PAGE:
-The kernel would choose to schedule process A ahead of process B because it was in the state
ready to run for a longer time.\
-This is the tie-breaker rule for processes with equal priority.
The kernel schedules a process at the conclusion of a context switch:
i.e. a process must do a context switch when it goes to sleep or exits and it has the
opportunity to do a context switch when returning to user mode from kernel mode. The
kernel preempts a process about to return to user mode if a process with higher priority is
ready to run. Such a process exists if the kernel awakened a process with higher priority
than the currently running process.
In the first case, the current process should not run in user mode given that a higher priority kernel mode
process is available. In the second case, the clock handler decides that the process used up its time
quantum and since many processes had their priorities changed, the kernel does a context switch to
Controlling process priorities:
Processes can exercise crude control of their scheduling priority by using the nice system call;
Nice (value);
Where value is added in the calculation of process priority:
Priority= (recent CPU usage/ constant) + (base priority) + (nice value)
-The nice system call increments/decrements the nice field in the process table by the value
of the parameter, although only the super user can supply nice values that increase the
process priority.
-Similarly, only the super user can supply a nice value below a particular threshold.
-Users who invoke the nice system call to lower their process priority when executing
computation-intensive jobs are nice to other users on the system.
-Processes inherit the nice value of their parent during the fork system call.
-The nice system call works for the running process only; a process cannot reset the nice
value of another process.
-If a system admin wishes to lower the priority of any process there is no other choice
instead of killing them outright.

Discuss about fair share scheduler

Fair Share Scheduler:

NOV DEC 2010

-The scheduler algorithm described above does not differentiate between classes of users.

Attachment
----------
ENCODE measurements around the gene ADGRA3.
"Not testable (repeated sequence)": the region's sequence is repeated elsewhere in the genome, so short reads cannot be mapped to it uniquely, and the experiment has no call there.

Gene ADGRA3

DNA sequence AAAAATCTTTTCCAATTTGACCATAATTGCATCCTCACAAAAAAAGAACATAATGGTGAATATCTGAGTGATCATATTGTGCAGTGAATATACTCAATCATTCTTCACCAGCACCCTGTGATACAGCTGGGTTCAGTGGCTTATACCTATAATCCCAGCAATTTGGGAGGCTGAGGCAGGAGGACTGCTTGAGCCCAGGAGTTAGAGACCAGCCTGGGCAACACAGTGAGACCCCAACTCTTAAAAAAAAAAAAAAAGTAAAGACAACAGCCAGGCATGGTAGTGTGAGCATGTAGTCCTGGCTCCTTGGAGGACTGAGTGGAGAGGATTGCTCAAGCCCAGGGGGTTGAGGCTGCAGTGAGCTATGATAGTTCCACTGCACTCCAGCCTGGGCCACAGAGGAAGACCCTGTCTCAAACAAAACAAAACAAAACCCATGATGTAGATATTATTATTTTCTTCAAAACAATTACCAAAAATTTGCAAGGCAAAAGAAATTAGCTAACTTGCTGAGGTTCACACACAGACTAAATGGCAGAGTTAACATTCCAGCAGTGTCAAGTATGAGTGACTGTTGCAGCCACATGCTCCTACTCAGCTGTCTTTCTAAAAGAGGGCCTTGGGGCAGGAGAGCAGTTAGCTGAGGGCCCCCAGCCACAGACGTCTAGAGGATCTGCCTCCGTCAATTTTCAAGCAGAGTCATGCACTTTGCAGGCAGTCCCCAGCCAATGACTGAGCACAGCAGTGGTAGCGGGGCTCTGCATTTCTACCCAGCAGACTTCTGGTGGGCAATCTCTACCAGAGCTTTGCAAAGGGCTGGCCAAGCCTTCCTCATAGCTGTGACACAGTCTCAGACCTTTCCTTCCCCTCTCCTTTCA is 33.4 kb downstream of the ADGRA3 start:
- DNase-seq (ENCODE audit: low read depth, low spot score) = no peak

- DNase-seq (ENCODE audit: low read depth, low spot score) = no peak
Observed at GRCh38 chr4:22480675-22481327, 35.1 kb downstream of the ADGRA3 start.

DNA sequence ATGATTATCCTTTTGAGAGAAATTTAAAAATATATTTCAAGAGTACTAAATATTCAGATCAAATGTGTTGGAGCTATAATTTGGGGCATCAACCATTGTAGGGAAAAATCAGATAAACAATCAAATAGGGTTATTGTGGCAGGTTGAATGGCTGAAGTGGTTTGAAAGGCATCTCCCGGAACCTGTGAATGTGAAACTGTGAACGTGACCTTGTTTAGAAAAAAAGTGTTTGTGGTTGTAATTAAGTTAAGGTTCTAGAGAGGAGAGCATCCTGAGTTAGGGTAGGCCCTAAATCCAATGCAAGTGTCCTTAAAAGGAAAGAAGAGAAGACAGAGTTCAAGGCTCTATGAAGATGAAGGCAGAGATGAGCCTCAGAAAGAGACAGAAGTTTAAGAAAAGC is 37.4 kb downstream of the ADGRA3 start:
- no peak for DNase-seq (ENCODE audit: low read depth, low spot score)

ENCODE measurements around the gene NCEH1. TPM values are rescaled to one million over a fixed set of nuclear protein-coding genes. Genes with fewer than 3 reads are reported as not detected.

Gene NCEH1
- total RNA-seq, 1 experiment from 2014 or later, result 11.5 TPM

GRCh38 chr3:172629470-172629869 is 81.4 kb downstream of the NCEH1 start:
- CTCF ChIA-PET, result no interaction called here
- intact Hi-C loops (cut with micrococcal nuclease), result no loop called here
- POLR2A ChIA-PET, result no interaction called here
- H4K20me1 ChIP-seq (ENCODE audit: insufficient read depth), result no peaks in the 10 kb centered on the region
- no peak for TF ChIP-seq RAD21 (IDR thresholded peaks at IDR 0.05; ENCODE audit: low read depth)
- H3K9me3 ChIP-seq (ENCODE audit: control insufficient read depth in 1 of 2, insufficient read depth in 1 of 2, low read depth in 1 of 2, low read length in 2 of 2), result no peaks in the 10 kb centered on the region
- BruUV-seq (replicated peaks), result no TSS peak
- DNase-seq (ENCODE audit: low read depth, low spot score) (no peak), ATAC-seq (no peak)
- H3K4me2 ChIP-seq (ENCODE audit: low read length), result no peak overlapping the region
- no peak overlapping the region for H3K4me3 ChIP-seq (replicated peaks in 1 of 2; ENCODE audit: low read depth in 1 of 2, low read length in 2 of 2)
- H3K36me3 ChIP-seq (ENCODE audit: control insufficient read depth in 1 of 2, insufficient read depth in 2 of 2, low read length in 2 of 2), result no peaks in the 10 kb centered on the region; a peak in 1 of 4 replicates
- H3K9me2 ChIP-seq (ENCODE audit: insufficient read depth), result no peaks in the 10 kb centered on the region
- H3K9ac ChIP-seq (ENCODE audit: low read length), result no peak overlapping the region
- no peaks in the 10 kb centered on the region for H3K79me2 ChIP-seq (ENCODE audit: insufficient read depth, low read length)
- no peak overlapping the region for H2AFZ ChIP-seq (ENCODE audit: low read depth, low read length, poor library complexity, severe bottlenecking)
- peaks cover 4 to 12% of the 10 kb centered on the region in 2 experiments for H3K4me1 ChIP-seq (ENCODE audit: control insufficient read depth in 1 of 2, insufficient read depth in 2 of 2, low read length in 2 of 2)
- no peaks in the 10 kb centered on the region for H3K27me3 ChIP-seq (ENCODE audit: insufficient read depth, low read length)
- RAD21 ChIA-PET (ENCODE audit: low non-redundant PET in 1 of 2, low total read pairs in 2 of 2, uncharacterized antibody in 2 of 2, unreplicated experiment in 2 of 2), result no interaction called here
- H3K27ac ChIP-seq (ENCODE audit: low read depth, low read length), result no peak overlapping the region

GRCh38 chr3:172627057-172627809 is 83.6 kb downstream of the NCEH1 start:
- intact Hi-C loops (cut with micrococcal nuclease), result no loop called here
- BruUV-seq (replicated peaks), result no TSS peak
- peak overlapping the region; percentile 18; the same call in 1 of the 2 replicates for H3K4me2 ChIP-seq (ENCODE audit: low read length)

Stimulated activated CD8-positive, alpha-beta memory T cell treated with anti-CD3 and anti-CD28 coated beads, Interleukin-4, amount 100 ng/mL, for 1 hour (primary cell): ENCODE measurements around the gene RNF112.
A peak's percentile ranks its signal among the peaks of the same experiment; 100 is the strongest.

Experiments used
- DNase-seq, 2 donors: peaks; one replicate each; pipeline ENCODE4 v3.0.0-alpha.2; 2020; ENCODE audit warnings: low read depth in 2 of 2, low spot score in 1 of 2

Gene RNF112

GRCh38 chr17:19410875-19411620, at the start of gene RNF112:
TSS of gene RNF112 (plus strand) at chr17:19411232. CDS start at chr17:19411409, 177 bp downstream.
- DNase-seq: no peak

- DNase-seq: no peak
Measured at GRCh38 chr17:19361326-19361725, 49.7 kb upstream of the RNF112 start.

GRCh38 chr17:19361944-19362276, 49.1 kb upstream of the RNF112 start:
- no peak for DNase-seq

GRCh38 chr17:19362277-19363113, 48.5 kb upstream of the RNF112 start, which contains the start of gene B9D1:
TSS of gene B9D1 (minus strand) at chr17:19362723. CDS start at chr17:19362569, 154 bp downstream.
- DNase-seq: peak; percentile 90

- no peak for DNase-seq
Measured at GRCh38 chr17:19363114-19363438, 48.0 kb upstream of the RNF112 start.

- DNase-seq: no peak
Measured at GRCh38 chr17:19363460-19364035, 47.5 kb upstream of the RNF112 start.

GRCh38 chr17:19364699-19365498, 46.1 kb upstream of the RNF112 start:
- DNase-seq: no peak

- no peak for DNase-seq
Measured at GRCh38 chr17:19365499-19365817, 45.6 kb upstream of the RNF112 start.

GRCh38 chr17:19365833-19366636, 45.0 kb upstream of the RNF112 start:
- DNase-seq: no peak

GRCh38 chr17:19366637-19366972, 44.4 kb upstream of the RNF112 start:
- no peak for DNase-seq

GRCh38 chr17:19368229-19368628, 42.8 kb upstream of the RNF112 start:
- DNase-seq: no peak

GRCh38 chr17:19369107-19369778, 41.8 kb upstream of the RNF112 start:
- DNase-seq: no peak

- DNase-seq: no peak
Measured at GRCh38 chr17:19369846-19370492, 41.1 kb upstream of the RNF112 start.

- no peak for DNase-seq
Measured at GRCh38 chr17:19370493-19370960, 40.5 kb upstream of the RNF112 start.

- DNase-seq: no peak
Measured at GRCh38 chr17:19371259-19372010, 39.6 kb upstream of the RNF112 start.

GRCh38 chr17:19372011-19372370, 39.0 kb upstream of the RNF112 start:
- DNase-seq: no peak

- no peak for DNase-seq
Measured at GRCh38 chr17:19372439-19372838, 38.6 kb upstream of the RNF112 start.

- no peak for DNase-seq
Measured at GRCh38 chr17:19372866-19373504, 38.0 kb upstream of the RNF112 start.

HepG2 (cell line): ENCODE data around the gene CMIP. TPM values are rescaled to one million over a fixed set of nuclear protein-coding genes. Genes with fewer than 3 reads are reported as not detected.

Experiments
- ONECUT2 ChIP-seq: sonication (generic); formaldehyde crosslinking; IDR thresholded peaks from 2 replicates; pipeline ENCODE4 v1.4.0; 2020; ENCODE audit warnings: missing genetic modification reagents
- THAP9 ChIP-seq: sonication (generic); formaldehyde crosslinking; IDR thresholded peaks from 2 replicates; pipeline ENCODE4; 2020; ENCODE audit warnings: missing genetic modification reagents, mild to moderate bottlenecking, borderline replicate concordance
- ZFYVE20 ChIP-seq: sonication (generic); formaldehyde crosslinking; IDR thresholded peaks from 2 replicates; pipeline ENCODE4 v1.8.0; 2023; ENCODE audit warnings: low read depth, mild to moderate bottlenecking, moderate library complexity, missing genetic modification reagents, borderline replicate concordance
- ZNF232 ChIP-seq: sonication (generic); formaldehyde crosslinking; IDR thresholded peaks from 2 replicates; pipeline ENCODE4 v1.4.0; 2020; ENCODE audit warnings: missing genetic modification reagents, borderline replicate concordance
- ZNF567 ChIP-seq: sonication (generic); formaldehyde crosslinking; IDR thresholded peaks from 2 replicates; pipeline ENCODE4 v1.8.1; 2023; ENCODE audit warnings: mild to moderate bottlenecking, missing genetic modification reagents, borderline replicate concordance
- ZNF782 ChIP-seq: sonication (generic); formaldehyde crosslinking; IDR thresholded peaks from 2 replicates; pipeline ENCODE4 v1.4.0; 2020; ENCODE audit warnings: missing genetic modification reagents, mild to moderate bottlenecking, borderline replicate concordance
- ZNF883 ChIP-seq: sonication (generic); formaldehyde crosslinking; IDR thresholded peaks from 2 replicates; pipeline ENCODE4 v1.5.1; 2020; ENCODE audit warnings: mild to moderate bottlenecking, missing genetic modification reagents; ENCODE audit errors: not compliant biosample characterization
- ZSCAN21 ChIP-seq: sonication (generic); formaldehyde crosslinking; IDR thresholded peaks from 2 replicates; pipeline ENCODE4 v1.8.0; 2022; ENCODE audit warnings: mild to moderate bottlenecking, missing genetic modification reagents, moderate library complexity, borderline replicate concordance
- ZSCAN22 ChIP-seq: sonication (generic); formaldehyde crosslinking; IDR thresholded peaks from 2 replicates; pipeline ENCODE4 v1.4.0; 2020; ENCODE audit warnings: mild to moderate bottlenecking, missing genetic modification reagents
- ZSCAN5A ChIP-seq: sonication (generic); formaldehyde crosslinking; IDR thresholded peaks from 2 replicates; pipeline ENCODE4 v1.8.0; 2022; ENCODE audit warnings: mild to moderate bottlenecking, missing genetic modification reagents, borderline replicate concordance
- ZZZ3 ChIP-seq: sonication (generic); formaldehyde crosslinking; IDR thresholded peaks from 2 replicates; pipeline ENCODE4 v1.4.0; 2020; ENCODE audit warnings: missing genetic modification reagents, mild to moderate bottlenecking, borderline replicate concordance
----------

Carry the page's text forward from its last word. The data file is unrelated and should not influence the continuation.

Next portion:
-I.e., it is impossible to allocate half of the CPU time to a particular set of process, if
-Its principle is to divide the user community into a set of fair share groups, such that the
members of each group are subject to the constraints of the regular process scheduler
relative to the other process in the group.
-However the system allocates its cpu time proportionally to each group regardless of
how many processes are in the group.
-For example if there are four groups in the system, each with an allocated CPU share of
25% and that the groups contain 1,2,3 and 4 CPU bound processes that never willingly
give up the processor.
-If there are no other process on the system, each process in the four groups would get
10% of the CPU time using the regular scheduling algorithm, because there is no way to
distinguish them from each other.
-But using the fair share scheduler, the process in the group 1 will receive twice as much
CPU time as each process in group 2,3 times as much CPU time as each process in group
3 and 4 times as much CPU time as each process in group 4.
-In this example, the cpu time of all process in a group should be equal over time,
because they are all in an infinite loop.
Fair share group priority:
-Each process has a new field in its U area that points to a fair share cpu usage field,
shared by all processes in the fair share group.
-The clock interrupts handler increments the fair share group cpu usage filed for the
running process, just as it increments the cpu usage field of the running process and
decays the values of all fair share group cpu usage fields once a second.
-When calculating process priorities, a new component of calculation is the group cpu
usage, normalized according to the amount of the cpu time allocated to the fair share

-The more cpu time processes in a group received recently, the higher the numerical
values of the group cpu usage field is and, therefore the lower the priority for all the
processes in the fair share group.

For example, consider the three processes depicted in fig 8.6 and suppose that process A is in
one group and process B and C are in another.
-Assuming the kernel schedules processA first, it will increment the cpu and group
usage fields for process a first, it will increment the cpu and group usage fields for